There now are more than 150 McDonald's outlets in India and the number is expected to reach 200 by year's end. The outlets are expected to consume 3,500 tons of potatoes.
More than 100 farmers are cultivating 1,500 acres of Shepody potatoes for McCain India, which expects to process 15,000 tons of potato this year. The plant has a capacity to process 40,000 tons of potatoes into 20,000 tons of fries.
The chain entered Indian in 1996 but until August 2007 every serving of French fries was imported. This year, 70 percent will be grown in India and by 2010 the figure will reach 100 percent.
It took nine years of research, trial and error to get the potato product to the standard McDonald's wanted. Indian potato varieties tend to be low on solids and very high on water and produce fries that are limp, charred and too oily.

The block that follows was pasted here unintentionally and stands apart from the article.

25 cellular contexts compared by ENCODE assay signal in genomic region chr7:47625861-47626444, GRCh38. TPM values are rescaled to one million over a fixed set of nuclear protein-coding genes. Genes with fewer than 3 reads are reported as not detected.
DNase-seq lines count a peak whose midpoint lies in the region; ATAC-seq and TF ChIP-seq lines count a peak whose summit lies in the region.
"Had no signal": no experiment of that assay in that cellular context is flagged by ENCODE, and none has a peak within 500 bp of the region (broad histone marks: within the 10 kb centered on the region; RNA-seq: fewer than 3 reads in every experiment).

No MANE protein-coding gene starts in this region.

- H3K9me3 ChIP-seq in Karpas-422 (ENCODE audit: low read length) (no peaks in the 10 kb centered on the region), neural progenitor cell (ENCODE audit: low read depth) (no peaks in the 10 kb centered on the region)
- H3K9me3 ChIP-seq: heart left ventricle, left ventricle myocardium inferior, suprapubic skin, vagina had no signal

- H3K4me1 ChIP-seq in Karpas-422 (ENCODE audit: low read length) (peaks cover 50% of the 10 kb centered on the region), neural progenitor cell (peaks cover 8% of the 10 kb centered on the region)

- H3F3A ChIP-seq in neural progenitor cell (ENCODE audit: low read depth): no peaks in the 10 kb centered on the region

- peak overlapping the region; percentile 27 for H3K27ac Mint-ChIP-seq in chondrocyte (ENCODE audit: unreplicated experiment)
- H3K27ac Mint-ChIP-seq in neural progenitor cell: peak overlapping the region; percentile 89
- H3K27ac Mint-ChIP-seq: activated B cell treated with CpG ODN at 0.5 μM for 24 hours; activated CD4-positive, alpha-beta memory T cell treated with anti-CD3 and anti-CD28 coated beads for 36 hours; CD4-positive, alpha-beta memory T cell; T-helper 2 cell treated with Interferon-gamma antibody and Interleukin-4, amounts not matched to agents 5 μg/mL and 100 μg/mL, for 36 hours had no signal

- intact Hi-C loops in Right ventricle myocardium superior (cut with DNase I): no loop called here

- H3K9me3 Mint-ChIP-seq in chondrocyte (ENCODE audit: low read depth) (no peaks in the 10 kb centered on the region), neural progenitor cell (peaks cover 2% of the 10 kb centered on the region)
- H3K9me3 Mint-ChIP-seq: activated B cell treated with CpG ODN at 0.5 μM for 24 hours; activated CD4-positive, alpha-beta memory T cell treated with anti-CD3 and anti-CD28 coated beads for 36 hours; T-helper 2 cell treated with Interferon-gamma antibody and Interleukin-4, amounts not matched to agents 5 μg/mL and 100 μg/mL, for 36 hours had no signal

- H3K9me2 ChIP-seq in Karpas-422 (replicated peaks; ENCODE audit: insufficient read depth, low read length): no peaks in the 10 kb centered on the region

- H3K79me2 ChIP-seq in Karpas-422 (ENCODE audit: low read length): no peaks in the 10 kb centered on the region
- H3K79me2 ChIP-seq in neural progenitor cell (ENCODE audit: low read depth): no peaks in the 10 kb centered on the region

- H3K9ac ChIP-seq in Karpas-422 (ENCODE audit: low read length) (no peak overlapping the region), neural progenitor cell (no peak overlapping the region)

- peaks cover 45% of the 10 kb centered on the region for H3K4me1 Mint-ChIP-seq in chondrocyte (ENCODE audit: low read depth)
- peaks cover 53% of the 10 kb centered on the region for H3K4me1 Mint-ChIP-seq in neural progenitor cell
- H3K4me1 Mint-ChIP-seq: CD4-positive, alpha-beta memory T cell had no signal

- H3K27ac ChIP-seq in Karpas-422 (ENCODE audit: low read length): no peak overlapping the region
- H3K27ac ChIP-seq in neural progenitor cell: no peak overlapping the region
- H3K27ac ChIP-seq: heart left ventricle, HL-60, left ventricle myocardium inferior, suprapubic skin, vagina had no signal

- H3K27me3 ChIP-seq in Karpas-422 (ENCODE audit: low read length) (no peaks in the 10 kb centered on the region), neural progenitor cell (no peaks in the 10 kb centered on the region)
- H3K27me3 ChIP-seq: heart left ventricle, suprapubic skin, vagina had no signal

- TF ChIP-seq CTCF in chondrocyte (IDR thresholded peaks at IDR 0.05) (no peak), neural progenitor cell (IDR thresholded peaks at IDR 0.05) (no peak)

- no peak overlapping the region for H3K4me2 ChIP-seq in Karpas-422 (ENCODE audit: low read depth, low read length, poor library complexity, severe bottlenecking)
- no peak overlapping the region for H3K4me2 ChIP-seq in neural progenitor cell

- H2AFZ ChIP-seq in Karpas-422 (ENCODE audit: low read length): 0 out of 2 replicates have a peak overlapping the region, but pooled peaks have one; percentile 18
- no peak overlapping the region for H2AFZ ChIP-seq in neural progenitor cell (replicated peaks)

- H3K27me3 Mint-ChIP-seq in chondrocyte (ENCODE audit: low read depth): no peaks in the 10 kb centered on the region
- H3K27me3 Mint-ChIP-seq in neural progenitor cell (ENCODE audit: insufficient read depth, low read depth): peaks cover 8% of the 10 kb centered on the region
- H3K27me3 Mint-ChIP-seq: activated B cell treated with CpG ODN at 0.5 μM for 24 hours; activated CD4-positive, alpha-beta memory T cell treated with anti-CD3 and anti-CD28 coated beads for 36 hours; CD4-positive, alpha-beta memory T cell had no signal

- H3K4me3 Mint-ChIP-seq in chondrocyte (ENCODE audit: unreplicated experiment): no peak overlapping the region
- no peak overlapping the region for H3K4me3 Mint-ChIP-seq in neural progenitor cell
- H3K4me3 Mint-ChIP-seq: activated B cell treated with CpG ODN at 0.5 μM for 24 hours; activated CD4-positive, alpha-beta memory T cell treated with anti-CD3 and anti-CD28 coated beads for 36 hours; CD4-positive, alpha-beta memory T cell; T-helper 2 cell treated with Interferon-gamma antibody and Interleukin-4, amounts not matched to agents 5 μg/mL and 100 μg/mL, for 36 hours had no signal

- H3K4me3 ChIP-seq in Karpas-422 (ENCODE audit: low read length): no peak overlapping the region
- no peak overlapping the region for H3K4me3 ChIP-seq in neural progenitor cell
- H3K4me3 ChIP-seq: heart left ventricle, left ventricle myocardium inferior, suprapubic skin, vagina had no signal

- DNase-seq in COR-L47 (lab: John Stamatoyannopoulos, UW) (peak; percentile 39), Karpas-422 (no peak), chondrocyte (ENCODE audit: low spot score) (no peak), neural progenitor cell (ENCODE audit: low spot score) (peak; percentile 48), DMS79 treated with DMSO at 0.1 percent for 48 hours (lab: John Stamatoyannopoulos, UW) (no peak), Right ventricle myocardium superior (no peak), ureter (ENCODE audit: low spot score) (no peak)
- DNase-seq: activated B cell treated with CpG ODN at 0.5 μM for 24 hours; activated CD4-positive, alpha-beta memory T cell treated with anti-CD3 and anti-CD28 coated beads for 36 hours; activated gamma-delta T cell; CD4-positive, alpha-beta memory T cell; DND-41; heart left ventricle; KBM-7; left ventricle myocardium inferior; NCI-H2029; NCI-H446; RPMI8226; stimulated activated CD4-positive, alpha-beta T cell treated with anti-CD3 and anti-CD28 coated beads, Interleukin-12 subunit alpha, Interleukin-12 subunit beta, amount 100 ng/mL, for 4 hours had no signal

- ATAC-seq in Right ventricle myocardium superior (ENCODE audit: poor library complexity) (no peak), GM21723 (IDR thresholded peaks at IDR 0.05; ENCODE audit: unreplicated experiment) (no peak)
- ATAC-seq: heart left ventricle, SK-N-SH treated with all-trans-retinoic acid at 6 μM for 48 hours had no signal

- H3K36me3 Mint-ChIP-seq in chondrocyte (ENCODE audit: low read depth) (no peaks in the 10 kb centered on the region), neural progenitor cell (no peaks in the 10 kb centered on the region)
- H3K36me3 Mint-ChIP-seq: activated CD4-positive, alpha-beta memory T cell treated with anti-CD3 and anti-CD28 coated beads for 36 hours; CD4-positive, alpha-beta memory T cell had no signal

The Shepody variety has a high solid content and an oblong shape that is perfect for fries, but is prone to heat stress. To overcome this, the seed crop of Shepody is grown high in the Himalayas and then is shipped 625 miles to farmers in Gujarat who produce the crop that goes to a McCain factory for processing into fries.
McDonald's in India is also unique for a menu that doesn't offer beef or pork on its menu. Indian hamburgers are 100 percent vegetarian because India is home to the Hindu religion and believers fear the karmic consequences of harming other creatures.